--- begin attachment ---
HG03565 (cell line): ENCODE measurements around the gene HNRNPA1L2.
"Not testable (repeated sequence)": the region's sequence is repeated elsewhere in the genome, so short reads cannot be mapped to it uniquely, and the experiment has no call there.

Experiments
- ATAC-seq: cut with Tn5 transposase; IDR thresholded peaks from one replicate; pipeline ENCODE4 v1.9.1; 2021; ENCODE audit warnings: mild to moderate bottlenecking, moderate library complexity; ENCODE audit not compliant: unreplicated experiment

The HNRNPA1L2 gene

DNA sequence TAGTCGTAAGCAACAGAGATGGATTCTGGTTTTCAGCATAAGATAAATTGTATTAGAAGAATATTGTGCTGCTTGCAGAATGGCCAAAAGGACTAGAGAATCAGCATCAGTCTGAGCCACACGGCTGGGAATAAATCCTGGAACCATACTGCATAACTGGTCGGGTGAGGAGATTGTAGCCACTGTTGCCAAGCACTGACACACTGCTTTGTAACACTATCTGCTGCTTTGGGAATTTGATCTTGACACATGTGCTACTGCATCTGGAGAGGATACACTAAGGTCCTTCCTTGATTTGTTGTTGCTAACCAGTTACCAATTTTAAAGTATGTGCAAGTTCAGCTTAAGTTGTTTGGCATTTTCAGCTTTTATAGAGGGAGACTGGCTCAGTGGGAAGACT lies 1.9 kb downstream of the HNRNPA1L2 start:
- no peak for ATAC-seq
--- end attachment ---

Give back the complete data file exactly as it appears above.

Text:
HG03565 (cell line): ENCODE measurements around the gene HNRNPA1L2.
"Not testable (repeated sequence)": the region's sequence is repeated elsewhere in the genome, so short reads cannot be mapped to it uniquely, and the experiment has no call there.

Experiments
- ATAC-seq: cut with Tn5 transposase; IDR thresholded peaks from one replicate; pipeline ENCODE4 v1.9.1; 2021; ENCODE audit warnings: mild to moderate bottlenecking, moderate library complexity; ENCODE audit not compliant: unreplicated experiment

The HNRNPA1L2 gene

DNA sequence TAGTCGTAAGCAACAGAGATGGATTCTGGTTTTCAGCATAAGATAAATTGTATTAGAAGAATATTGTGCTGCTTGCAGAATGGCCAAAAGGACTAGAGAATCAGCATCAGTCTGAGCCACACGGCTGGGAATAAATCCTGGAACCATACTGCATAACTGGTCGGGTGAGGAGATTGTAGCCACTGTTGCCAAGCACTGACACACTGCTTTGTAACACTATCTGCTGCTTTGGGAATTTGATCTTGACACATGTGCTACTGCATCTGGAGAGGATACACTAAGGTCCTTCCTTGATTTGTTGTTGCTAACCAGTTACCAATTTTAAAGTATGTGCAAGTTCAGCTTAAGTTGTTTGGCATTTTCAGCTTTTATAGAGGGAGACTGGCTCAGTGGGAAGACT lies 1.9 kb downstream of the HNRNPA1L2 start:
- no peak for ATAC-seq